Practice Quizzes: Also provided under Assessments are practice quizzes, one for each chapter. These quizzes do not count as part of your grade, and are only provided for your convenience as a means to assess your knowledge of the material and to "practice" for the actual chapter quizzes. Again, they are "practice only!" To allow you sufficient time to complete and study the quiz material, each practice quiz has a time limit of four hours.
Exams: There are two exams for the course: a mid-term and a final. Each exam will consist of 50 questions worth two points each, for a total of 100 possible points per exam. Each exam is a “timed exam” and is administered online. Students will have 120 minutes to complete an exam. The mid-term exam will cover the course content contained in Chapters 1, 2, 3, 4, 5, 6 & 20 of the textbook, and the final exam will cover the course content contained in Chapters 7, 8, 12, 13, 14, 15 & 16 of the
textbook. (Note: If for some reason the course management system software allows more than one attempt on an exam, only the first attempt will be used to calculate final grades.) Special Note: It is the student's responsibility to ensure that an exam is submitted within the 120 minute time limit. In order to allow, and in some cases accommodate, certain extenuating circumstances, the system is not set to notify the student when the time limit has been reached, nor is the system set to automatically "stop" or "limit" a student's ability to continue working on an exam. Again, it is the student's responsibility to ensure that an exam is submitted within the 120 time period. Any exam submitted late will be re-graded as a zero, i.e., students will receive a zero for any exam submitted late. Course exams may be accessed under Assessments.
Final Grade Calculation:
|Assignment Name||No. of Assignments||Points|
|Multiple Choice Chapter Quizzes||14 Quizzes||170 points|
|Exams||2 Exams||200 points|
|Assignments||14 Assignments||280 points|
A student's grade will be calculated by dividing the total number of points accumulated by the total number of possible points.
For example, if a student accumulates a total of 599 points (that's the total number of points accumulated from all the quizzes, assignments and exams),divide that number,599 points, by the total number of possible points, which is 651, and then multiply that number by 100 to move the decimal point, e.g.: 599/651 = .92165 X 100 = 92.165, which then rounds to a numerical grade of 92.
Graded Assignments: There are 14 different graded assignments that will be required as part of the course. Each assignment will be worth 20 points, for a total of 280 points for the course. The assignments will vary in scope and complexity, but all pertain to the issues and applications of the economic material presented. Some of the assignments will involve watching news and information videos, researching a topic on the Web or providing a critical analysis of information contained in the textbook, but all will involve answering specific questions pertaining to some real world condition/situation. There are no time restrictions for the written assignments. Once you open and start work on an assignment, you will have as much time as you wish to complete the assignment; however, you will only be allowed one attempt for each assignment. Assignments are accessed and submitted using the course Dropbox. Instructions for submitting assignments are provided under the Dropbox link.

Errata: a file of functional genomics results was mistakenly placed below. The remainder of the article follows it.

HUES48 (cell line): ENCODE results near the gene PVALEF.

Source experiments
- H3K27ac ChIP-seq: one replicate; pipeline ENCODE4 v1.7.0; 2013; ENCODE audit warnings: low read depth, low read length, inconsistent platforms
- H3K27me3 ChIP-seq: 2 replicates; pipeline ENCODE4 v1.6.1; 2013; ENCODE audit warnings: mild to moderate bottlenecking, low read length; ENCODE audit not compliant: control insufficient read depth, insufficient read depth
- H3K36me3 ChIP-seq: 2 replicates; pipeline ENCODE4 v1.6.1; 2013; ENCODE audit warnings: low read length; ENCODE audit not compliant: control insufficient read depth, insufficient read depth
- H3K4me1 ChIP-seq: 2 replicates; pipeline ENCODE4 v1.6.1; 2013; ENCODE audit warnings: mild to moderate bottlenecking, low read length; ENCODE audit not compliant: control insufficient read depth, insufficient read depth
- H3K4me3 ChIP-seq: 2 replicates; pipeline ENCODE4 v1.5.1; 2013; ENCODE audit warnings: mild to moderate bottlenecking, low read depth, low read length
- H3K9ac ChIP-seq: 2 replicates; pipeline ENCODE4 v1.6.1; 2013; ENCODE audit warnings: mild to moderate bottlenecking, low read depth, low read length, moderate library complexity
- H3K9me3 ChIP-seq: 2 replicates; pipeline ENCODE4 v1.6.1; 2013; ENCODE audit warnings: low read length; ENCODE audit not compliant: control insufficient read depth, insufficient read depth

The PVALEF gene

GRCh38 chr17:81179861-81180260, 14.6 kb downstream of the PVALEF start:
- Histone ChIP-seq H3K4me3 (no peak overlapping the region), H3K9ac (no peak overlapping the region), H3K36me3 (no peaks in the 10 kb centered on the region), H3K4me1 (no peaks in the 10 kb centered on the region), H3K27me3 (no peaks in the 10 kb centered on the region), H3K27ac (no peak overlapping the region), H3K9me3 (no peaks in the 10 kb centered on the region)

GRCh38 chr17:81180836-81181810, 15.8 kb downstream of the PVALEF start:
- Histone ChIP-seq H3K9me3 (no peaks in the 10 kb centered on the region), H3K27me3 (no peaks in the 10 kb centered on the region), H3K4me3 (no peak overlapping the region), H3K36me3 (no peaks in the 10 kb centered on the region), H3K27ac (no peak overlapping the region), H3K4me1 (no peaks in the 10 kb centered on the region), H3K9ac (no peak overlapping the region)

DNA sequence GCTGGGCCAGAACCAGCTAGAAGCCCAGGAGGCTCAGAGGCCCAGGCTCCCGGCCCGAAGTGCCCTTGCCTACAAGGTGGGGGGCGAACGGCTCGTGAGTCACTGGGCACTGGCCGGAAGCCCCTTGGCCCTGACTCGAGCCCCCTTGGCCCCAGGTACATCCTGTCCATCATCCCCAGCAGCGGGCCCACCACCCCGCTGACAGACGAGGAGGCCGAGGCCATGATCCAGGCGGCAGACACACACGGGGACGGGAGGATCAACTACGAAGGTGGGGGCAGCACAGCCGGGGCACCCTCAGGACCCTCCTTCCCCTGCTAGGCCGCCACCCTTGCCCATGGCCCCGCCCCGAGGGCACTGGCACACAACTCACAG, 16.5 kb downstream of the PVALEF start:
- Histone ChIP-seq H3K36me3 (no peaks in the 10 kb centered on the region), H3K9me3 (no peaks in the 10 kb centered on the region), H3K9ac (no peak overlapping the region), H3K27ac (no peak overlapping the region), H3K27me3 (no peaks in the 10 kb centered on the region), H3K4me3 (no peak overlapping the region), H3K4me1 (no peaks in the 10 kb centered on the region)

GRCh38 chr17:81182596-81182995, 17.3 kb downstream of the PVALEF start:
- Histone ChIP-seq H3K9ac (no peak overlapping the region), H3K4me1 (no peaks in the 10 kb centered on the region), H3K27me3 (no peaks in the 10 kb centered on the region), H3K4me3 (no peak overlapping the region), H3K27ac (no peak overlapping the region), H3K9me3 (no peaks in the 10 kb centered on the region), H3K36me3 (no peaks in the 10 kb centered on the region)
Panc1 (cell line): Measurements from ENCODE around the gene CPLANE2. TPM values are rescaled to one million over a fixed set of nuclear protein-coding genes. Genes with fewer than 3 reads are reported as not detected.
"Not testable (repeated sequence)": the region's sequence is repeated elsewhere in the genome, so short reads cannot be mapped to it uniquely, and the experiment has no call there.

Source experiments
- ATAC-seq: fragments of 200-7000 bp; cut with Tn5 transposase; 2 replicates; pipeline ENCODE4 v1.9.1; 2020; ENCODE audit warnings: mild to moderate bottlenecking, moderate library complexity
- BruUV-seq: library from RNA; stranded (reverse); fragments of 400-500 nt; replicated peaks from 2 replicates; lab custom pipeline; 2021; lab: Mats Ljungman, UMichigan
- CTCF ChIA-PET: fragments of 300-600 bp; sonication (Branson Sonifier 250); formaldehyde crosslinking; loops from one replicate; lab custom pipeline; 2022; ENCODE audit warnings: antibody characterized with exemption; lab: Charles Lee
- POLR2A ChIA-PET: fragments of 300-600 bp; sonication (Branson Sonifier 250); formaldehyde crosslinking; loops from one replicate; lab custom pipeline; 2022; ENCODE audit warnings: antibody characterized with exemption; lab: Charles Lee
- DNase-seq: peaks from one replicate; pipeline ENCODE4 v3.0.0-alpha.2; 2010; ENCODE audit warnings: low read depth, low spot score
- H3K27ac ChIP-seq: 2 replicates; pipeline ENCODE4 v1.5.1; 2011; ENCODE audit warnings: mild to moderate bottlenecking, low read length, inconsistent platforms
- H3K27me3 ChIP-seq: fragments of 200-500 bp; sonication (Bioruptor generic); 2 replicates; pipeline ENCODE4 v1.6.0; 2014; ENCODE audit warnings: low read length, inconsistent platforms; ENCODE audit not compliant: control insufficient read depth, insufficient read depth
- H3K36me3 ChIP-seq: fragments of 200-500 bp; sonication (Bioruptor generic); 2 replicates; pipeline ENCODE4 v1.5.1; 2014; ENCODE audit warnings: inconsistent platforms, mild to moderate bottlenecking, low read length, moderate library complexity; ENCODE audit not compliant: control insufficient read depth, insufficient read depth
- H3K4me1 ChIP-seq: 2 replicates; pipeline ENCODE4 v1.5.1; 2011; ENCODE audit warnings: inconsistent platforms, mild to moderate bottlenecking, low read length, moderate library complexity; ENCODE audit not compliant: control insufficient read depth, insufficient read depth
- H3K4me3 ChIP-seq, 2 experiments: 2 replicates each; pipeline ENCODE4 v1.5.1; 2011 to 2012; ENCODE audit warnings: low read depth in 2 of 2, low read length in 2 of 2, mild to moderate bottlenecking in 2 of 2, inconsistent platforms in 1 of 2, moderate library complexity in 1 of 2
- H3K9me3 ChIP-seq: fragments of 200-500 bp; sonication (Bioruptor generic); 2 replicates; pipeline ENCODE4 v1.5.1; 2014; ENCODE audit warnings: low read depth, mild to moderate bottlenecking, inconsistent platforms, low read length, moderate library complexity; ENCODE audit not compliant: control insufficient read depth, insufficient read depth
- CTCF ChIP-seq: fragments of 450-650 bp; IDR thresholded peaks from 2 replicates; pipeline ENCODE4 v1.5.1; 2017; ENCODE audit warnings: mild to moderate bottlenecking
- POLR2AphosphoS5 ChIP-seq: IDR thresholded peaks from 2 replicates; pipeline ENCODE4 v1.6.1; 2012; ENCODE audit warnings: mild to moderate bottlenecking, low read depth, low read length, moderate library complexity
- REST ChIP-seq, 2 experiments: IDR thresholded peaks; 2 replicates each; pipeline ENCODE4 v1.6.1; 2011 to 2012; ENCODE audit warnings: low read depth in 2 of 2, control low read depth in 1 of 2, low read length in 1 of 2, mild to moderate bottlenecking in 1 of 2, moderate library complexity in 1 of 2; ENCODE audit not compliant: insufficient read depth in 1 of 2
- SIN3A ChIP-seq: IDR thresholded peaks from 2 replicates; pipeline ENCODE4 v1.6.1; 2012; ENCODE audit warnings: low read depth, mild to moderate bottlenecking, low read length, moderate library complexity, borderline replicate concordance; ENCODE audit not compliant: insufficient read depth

Students are expected to actively participate in the course. Because of the nature of an online class, the discussion board and email will be the primary means of discussion and/or communications. Students are expected to regularly read their email and all discussion board postings. This includes not only the instructor's emails/postings, but also fellow students' emails/postings, and respond appropriately throughout the course.
Students are responsible for all material covered or assigned during any absence from class- this includes the scheduling and/or completion of exams.
Please be sure to check the events calendar, news section, emails, and discussion board daily.
The calendar will provide a suggested timeline that may be followed to ensure that all course work is completed in a timely fashion; however, please remember that it is only a "suggested timeline." Students will complete the course at their own pace.
Course Ground Rules
The following two statements (1., 2.) were derived from the TBR System-wide Student Rules document, released January 2012:
RULES OF THE TENNESSEE BOARD OF REGENTS STATE UNIVERSITY AND COMMUNITY COLLEGE SYSTEM OF TENNESSEE SYSTEMWIDE STUDENT RULES CHAPTER 0240-02-03 STUDENT CONDUCT AND DISCIPLINARY SANCTIONS
1. Standards of Conduct:
- Students are required to adhere to the same professional, legal and ethical standards of conduct online as on campus. In addition, students should conform to generally accepted standards of "netiquette" while sending e-mail, posting comments to the discussion board, and while participating in other means of communicating online. Specifically, students should refrain from inappropriate and/or offensive language, comments and actions.